- Proxy voting. Congress should rescind the authority it gave the SEC on proxy access. This responsibility should remain in the purview of states and individual companies and their shareholders. The SEC’s final rule on proxy access was an unfortunate first step in implementing the hundreds of regulations emanating from the legislation and it should be overturned in the pending court challenge. In any event, it is critical that the SEC update its rules to promote greater efficiency and transparency in the proxy voting system and enhance the accuracy and integrity of the shareholder vote, including regulation of proxy advisory firms.
- SEC rulemakings. As the SEC and other regulators consider other rulemakings, it is important to make certain that the final rules add value, enhance confidence in the economy and foster companies’ ability to grow and create jobs. Specifically, as the SEC embarks on disclosure rulemakings, it must take care to focus on usable and actionable information.
- Avoid over-regulation of derivatives. Roughly 72 percent of U.S. CEOs say that the new derivatives provisions could have a significant impact on their businesses. Implementation of the derivatives provisions in the financial regulatory reform should not jeopardize practical risk-management tools. Policymakers must avoid imposing costs on the end-users of legitimate derivatives.
Health Care Regulation
- Our employer-based health care system insures 177 million Americans
- The G5 countries (Canada, Japan, Germany, the United Kingdom and France) spend just 63 cents for every dollar we spend on health care, and yet we achieve no better outcomes
Business Roundtable has always been a strong advocate for health care reform, recognizing the need to slow rising costs, improve efficiency and ensure continued quality to relieve the financial burdens on American families, increase workers’ mobility, spur job creation and strengthen American competitiveness in the global market.
The health care reform law was a step forward in reforming our nation’s health care system to improve the quality of care while expanding access for all Americans, but it is far from perfect. Specifically, the law does not adequately address certain opportunities for meaningful cost containment, most notably medical liability reform. It also includes taxes and fees that will be passed on to purchasers. As the law is implemented, regulators will need to work collaboratively with the private sector to limit disruption and continue focusing on reducing the rising costs of care.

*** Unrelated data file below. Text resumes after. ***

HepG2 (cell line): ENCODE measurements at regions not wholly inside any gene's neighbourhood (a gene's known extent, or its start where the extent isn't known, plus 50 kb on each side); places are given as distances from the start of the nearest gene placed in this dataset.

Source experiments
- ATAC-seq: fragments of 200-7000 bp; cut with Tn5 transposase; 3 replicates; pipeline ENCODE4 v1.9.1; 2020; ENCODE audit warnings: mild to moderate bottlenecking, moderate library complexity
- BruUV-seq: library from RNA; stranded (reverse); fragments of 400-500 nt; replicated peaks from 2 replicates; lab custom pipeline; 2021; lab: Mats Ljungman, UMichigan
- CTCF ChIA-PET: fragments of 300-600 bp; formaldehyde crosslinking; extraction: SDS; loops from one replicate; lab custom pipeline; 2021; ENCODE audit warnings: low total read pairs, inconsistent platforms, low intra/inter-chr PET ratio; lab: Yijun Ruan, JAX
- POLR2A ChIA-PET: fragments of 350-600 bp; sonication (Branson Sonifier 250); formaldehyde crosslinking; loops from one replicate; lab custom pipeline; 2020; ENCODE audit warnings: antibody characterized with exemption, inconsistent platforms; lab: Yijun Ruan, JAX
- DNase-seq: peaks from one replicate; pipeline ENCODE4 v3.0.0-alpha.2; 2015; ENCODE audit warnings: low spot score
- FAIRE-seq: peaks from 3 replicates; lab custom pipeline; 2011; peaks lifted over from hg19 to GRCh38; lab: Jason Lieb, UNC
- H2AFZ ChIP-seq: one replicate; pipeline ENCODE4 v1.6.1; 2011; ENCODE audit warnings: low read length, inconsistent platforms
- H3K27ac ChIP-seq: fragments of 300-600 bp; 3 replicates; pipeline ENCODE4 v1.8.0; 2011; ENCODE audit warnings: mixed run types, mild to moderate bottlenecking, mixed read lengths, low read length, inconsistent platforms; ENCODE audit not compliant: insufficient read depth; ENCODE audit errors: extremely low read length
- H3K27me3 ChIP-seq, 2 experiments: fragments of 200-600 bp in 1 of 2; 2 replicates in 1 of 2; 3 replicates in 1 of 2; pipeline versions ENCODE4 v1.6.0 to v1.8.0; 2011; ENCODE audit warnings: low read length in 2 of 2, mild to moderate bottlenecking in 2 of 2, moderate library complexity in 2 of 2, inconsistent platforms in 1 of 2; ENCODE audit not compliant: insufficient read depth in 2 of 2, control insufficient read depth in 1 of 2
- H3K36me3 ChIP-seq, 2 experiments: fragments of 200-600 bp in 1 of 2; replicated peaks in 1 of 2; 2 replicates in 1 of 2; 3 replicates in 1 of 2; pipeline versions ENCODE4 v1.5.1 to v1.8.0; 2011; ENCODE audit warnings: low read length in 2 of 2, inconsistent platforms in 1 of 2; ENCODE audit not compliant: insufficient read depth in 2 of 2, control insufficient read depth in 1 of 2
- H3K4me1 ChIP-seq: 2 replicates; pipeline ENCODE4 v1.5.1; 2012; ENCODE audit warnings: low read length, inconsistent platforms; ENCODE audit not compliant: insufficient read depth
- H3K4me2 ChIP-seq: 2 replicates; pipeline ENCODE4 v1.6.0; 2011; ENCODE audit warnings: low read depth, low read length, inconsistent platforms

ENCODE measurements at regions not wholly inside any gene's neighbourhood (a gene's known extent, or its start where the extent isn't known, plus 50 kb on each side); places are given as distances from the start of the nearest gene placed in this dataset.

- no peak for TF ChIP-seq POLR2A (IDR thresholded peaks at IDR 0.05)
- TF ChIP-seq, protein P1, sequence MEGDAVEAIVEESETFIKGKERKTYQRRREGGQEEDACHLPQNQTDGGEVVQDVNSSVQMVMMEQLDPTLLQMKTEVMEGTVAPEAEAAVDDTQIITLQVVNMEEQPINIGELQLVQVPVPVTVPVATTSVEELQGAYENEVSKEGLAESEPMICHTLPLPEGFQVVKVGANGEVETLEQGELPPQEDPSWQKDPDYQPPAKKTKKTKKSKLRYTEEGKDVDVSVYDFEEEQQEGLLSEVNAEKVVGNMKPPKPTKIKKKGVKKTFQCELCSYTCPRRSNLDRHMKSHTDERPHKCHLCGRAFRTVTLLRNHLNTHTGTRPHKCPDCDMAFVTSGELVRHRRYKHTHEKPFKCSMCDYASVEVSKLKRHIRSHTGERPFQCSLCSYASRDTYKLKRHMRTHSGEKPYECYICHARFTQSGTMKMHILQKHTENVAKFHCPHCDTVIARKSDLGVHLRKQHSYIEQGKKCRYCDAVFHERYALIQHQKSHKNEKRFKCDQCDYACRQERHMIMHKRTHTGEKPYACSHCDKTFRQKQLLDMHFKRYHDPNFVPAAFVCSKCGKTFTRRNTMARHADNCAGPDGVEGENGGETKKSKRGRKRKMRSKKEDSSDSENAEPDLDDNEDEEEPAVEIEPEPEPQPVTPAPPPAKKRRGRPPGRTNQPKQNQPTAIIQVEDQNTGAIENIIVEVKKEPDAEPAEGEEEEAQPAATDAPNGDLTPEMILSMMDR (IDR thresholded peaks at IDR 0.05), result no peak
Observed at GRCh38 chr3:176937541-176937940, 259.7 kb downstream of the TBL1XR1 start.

According to Business Roundtable’s Health Care Value Comparability Study™, a widely respected measure of the cost and performance of the U.S. health care system relative to our global competitors, the United States spends more than our competitors to achieve an overall level of health and quality of care that is no better. For every dollar we spend in the United States on health care, our top competitors (Canada, Japan, Germany, the United Kingdom and France) spend just 63 cents.
Fortunately, in recent years, we have made progress as a nation in improving health system quality. In particular, a series of hospital safety initiatives led by large U.S. employers, government and health industry organizations, has reduced hospital errors. These efforts demonstrate the potential impact of focused, coordinated efforts.
There remain many challenges ahead as we work to create greater efficiencies and capture savings. The success of this reform will be based on allowing private market innovation and creating non-excessive, smart regulation.
- Preserve the Employee Retirement Income Security Act (ERISA). ERISA is the foundation for our employer-based health care system that insures 177 million Americans; safeguarding ERISA means protecting the majority of Americans and their families.
- Enact medical liability reform. The medical liability laws need to be changed to ensure that patients do not lose access to physicians and a full range of health care services.
- Promote competition in the marketplace. The marketplace needs to be expanded and private plans should be allowed to compete without undue regulation under the new insurance market rules.
- Reduce costs. Several cost-cutting strategies should be implemented, including but not limited to: delivery system reforms under Medicare; wellness and prevention programs; comparative effectiveness research; and expanded use of health information technology to save costs and reduce duplication of services.
- Leverage innovation and technology to improve health outcomes. The power of innovation must be brought to bear on our health care system through the private marketplace. Technology and innovation are two of the most effective tools we have in the fight to provide every American with affordable health care services and positive health outcomes.